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What Is Real Device Testing and Why Is It Important?
Organizations in a wide range of industries are rolling out mobile apps to meet the needs and demands of their customers. In today’s fast-paced, highly competitive environment, these apps tend to evolve quickly to meet changing requirements. Developers need an effective strategy for testing new versions of their apps across multiple devices and operating systems to ensure quality and usability.
As the name implies, real device testing is the process of testing an app or website on various devices. Software developers will buy multiple models of devices and place them in a lab to test an app’s functionality. Depending on the application, real device testing could also be used for Internet of Things (IoT) devices, networking equipment, and other hardware.
One of the challenges is that testers need to isolate the various devices so that their wireless signals don’t interfere with one another. Given that the quantity of devices needed for testing is very high (typically hundreds or even thousands of devices), lab managers need to carefully manage limited space and ensure proper cooling for equipment.
Methods of Mobile App Testing
The mobile device market is crowded with a plethora of different devices. While Apple has produced just 12 different iPhone models with slight variations, the Android market is highly diverse. Mobile analytics firm Opensignal has estimated that there are more than 24,000 different Android smartphones and tablets.
That’s just the hardware — the operating system version also influences how an app works. On average, mobile users upgrade to the latest operating system once a month, but users with older devices may not be able to upgrade. While it would be impossible to test all the possible variations, developers should at least test their apps against the most widely used devices.
There are emulators that mimic the behavior of device hardware and software. There are also simulators that enable an application to run on a device’s operating system. Simulators are primarily used for iOS devices. While emulators and simulators can reduce the cost of testing, this approach leaves a lot to be desired. Testing using simulators and emulators tends to be slow, and the testing software sometimes has bugs. Additionally, the behavior of devices often varies in real-life circumstances.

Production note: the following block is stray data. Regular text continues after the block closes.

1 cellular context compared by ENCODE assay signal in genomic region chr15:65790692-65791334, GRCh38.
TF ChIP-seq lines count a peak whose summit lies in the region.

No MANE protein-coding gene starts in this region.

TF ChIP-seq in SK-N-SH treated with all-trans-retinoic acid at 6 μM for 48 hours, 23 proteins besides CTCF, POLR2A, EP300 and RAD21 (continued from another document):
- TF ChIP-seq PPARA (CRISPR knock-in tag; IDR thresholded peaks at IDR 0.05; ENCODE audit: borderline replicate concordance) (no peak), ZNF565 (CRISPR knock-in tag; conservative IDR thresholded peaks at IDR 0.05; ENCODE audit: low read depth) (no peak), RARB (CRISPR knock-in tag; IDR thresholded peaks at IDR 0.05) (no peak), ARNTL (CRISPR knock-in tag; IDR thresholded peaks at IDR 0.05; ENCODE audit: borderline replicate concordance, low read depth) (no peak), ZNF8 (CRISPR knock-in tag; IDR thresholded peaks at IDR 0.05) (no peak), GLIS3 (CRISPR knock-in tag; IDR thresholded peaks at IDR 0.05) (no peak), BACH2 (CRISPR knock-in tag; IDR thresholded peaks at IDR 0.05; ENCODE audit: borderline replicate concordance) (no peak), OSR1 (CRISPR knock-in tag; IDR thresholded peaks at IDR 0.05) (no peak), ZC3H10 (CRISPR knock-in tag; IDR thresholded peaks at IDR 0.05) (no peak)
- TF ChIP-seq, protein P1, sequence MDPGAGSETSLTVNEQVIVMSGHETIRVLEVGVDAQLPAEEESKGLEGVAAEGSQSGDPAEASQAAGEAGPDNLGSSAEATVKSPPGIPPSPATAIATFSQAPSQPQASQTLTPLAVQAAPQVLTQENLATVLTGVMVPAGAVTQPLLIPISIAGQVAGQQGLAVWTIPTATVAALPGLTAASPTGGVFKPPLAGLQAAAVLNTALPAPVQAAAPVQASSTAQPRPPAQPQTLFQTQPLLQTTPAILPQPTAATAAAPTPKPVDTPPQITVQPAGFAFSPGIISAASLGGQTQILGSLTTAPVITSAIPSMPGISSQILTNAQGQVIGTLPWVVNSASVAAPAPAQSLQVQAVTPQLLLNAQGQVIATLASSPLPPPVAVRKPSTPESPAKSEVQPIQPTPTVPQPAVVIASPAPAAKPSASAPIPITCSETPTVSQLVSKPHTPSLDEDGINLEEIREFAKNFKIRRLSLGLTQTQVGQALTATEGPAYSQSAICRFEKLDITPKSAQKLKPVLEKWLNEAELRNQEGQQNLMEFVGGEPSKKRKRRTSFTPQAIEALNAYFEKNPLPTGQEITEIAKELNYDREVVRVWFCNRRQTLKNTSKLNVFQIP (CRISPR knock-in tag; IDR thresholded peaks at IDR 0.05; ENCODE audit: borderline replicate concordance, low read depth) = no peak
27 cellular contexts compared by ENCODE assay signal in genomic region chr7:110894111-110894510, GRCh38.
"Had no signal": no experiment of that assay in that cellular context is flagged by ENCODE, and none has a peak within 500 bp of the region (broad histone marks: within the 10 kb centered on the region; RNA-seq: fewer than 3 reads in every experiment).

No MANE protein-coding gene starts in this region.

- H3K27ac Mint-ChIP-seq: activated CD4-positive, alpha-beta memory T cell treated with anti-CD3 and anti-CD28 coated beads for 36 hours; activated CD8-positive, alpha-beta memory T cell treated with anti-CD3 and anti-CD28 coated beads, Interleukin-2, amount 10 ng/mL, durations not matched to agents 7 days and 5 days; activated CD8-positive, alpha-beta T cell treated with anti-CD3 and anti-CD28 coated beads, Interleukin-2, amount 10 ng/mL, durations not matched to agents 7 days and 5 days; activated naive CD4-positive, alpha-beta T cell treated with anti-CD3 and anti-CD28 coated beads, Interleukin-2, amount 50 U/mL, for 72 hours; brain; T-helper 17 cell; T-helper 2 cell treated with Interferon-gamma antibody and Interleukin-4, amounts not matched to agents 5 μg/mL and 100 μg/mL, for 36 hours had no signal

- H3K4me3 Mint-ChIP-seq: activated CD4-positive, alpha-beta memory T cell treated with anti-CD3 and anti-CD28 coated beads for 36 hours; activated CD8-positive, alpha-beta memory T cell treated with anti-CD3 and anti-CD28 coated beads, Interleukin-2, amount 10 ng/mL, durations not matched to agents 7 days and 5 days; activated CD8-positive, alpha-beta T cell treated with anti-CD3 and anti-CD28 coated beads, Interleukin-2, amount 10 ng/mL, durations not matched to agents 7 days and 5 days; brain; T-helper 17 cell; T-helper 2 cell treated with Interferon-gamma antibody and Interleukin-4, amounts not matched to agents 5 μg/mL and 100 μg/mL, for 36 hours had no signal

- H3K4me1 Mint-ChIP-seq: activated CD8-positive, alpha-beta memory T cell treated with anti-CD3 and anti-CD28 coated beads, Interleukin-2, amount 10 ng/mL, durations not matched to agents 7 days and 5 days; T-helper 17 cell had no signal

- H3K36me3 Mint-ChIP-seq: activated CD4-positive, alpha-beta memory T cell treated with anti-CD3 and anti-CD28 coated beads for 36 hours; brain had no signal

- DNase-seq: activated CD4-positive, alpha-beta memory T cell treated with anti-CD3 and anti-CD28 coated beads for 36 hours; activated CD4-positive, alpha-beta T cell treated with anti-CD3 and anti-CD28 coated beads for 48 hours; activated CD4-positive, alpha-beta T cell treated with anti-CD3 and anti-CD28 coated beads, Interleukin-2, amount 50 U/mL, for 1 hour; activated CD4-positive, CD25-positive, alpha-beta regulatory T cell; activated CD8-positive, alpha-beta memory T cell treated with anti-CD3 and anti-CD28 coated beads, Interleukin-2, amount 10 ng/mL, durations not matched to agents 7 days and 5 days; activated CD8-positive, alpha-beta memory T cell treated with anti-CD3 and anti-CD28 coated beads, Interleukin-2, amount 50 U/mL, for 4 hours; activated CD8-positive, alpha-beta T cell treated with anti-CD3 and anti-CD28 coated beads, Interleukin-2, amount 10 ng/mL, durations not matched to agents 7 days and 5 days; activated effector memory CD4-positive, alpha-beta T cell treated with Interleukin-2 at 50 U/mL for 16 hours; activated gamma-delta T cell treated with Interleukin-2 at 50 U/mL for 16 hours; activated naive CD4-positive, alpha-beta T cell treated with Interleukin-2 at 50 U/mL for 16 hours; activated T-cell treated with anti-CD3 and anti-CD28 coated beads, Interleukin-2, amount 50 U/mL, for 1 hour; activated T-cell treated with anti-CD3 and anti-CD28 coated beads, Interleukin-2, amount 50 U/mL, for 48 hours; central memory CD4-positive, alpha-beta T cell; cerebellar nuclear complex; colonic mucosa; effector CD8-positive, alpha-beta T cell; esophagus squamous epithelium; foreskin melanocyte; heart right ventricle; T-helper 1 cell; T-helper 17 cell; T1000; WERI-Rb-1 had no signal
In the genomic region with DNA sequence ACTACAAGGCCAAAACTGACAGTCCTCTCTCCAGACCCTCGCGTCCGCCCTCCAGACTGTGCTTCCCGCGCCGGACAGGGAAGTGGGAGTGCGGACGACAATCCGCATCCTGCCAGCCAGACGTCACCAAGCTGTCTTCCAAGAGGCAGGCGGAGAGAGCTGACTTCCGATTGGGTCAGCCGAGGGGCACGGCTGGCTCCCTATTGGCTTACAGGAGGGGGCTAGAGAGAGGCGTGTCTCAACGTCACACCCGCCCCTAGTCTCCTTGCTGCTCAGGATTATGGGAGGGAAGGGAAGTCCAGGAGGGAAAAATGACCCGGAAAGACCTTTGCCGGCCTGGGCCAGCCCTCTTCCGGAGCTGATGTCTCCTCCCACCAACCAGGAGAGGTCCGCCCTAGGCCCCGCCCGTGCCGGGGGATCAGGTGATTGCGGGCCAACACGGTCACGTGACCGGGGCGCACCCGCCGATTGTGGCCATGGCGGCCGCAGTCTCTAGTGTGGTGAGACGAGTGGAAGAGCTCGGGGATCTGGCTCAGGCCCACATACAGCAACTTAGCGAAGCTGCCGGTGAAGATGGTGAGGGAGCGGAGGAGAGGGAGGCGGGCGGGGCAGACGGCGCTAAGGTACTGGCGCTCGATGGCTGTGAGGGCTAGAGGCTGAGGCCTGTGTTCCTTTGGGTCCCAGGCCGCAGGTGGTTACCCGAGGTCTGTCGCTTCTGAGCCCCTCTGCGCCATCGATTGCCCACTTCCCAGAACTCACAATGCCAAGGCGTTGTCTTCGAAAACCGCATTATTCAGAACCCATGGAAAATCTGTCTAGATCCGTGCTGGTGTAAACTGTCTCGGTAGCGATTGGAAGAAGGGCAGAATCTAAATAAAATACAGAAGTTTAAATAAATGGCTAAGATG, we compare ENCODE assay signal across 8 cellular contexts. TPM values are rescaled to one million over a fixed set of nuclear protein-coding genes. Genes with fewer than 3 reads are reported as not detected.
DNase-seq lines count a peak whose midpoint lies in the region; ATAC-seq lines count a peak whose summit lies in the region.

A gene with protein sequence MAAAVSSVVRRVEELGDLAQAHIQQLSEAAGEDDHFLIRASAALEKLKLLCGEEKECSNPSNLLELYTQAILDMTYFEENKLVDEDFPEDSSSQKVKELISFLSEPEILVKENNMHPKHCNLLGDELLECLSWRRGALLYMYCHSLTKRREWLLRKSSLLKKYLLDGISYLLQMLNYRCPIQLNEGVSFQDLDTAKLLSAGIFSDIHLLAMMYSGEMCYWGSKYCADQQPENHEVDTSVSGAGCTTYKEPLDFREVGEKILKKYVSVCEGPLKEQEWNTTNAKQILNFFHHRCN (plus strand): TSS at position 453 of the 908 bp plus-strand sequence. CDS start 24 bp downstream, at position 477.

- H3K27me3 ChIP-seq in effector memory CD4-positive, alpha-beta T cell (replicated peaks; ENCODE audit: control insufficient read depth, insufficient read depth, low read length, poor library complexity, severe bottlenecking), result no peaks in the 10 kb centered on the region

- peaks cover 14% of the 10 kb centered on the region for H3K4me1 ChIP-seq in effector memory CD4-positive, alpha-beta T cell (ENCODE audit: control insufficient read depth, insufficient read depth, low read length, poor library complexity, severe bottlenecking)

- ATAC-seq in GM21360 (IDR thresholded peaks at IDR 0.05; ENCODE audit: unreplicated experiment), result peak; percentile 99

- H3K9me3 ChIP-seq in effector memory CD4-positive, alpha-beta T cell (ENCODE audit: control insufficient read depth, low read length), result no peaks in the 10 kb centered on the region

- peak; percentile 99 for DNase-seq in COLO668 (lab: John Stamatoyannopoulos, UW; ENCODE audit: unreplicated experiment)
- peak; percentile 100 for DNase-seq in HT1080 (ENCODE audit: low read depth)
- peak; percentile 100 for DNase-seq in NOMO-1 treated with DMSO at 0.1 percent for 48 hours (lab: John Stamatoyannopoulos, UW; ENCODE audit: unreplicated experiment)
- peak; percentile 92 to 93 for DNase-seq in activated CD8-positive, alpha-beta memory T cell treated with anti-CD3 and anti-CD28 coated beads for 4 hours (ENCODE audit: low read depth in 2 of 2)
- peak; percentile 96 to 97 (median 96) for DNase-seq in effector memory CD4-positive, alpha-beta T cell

Using an RF-Shielded Rack for Real Device Testing
Developers wanting to conduct real device testing will need to shield the devices to prevent wireless signal interference. The DefenseShield™ Electromagnetic Compatibility (EMC) Hardened Enclosure from Enconnex is the ideal solution for this use case. DefenseShield effectively attenuates radio frequencies from 1MHz to 18GHz, which covers signals generated by Wi-Fi, cellular, Bluetooth, Zigbee, and other wireless technologies. It optimizes lab space by supporting up to 1,000 devices along with computing, storage, networking, and power resources in a single 42U rack.
DefenseShield’s RF attenuation capabilities come from galvanized metal coated with special copper-lined paint. Because cooling is a top concern as density increases, DefenseShield incorporates 10 fans that provide more than 10kW of cooling capacity. The fans are also coated with the metal alloy paint and meshed with a copper and nickel material that allows air to pass through while minimizing RF interference.
Real device testing is the most effective way of ensuring that a mobile app or application will perform well in actual use. The Enconnex DefenseShield EMC Hardened Enclosure facilitates real device testing by preventing RF signal interference and providing dense, scalable support for thousands of devices in the testing lab.
Posted by Enconnex Team on February 16, 2021